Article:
Cirqua® Customized Water has closed its doors after 33 years and its former employees this week launched Global Customized Water to supply 30,000 former clients.
Cirqua founder Dave Beeman said Tuesday that he negotiated a settlement with his bank and creditors, avoiding bankruptcy.
The Camarillo, Calif.-based Global Customized Waters is headed by CEO Stacy Ingram and COO Veronica Marron, both former Cirqua staff. On the East Coast Skip Finley was hired to handle sales and marketing. Sales executive Tracy Parks will represent the company on the West Coast.
Global will operate as a manufacturing and product support venture, says Beeman, who is advising the firm. “Service will be by independent service people at a lower cost to users,” he says. In many instances the equipment Global produces will be so simple owner-operators can do maintenance.
Cirqua serviced everything it sold, says Beeman “but in these economic times that’s a business model that can’t work.” Global will train independent service people and owners, stock parts and support manuals.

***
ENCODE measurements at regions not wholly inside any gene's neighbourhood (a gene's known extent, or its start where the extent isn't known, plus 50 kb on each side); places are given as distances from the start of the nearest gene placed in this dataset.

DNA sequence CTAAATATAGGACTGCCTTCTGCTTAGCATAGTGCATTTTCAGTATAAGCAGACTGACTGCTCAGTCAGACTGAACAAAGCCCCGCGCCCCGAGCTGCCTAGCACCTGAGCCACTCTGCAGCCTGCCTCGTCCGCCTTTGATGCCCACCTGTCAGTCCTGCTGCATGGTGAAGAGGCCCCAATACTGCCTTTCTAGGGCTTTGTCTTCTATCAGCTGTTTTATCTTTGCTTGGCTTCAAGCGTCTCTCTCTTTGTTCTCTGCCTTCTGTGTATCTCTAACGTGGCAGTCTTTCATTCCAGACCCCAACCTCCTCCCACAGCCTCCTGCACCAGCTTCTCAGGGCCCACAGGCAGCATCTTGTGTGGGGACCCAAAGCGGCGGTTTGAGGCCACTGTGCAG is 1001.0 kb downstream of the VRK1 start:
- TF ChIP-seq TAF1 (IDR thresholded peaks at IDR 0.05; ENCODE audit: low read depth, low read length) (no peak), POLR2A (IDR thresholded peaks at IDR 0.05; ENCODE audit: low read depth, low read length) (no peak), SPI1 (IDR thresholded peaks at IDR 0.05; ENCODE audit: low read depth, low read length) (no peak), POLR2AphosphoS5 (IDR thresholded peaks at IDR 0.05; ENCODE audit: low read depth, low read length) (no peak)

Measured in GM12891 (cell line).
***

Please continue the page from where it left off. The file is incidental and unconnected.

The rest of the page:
In February 2011 book sellers Borders Group, Inc. closed its 399 stores still owing $66,480 to Cirqua. In public filings Beeman wroteon Mar. 25 that Borders’ failure to pay put his own company at risk “by forcing it to pay out money for labor-related service performed but not currently collectable.”
Cirqua earned $20 million a year installing filters and more sophisticated treatment equipment a Starbucks Coffee locations, Peet’s Coffee & Tea and many independently owned restaurants and coffee shops. Shops with water treatment generally order filter supplies every three to six months and small parts as needed.
Water is the first variable that has to be controlled in brewing coffee. Beeman recognized the importance of filtration that did more than control scale when he began Cirqua in March 1978. A good cup of coffee or tea requires various concentrations of minerals and his work with the Specialty Coffee Association of America led to close relations with roasters and cuppers. He designed a system that stripped everything from the incoming water and then added essential specific minerals at specific concentrations back into the water to enhance the coffee extraction process. Systems sold for $1,700 to $3,800 and replacement filters at $3 to $10 dollars or about $200 per year.
Beeman said that Global’s prices are comparable and many parts are interchangeable. To learn more contact Stacy Ingram at email@example.com